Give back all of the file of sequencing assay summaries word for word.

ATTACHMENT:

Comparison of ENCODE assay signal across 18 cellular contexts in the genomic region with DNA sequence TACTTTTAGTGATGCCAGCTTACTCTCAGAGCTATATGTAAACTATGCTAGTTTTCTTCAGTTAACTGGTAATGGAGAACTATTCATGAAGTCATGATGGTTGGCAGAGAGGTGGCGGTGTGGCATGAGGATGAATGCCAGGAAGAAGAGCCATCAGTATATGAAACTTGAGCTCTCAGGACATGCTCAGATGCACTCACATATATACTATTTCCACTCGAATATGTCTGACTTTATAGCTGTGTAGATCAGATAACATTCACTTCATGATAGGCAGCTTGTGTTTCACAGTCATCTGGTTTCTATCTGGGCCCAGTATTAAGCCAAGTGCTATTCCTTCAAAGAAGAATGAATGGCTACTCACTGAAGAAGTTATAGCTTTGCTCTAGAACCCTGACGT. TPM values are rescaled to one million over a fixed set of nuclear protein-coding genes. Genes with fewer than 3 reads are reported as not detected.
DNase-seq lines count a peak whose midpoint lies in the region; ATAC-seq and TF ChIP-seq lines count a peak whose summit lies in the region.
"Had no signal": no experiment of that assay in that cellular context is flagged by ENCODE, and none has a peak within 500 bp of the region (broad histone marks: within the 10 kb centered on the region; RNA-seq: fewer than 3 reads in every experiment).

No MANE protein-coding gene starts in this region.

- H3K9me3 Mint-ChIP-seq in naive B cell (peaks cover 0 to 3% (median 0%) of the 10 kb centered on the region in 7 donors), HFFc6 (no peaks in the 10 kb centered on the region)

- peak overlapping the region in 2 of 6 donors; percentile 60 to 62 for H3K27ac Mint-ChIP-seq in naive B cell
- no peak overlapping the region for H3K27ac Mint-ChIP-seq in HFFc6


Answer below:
Comparison of ENCODE assay signal across 18 cellular contexts in the genomic region with DNA sequence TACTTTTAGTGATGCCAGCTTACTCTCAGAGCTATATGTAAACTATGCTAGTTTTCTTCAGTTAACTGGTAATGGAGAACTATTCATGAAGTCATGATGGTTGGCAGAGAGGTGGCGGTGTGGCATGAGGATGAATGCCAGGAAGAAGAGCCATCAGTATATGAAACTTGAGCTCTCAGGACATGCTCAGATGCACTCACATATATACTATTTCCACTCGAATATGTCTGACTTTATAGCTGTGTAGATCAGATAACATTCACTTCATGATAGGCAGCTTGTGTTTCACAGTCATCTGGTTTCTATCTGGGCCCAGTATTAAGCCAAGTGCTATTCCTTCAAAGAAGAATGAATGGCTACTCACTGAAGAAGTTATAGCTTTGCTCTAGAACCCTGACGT. TPM values are rescaled to one million over a fixed set of nuclear protein-coding genes. Genes with fewer than 3 reads are reported as not detected.
DNase-seq lines count a peak whose midpoint lies in the region; ATAC-seq and TF ChIP-seq lines count a peak whose summit lies in the region.
"Had no signal": no experiment of that assay in that cellular context is flagged by ENCODE, and none has a peak within 500 bp of the region (broad histone marks: within the 10 kb centered on the region; RNA-seq: fewer than 3 reads in every experiment).

No MANE protein-coding gene starts in this region.

- H3K9me3 Mint-ChIP-seq in naive B cell (peaks cover 0 to 3% (median 0%) of the 10 kb centered on the region in 7 donors), HFFc6 (no peaks in the 10 kb centered on the region)

- peak overlapping the region in 2 of 6 donors; percentile 60 to 62 for H3K27ac Mint-ChIP-seq in naive B cell
- no peak overlapping the region for H3K27ac Mint-ChIP-seq in HFFc6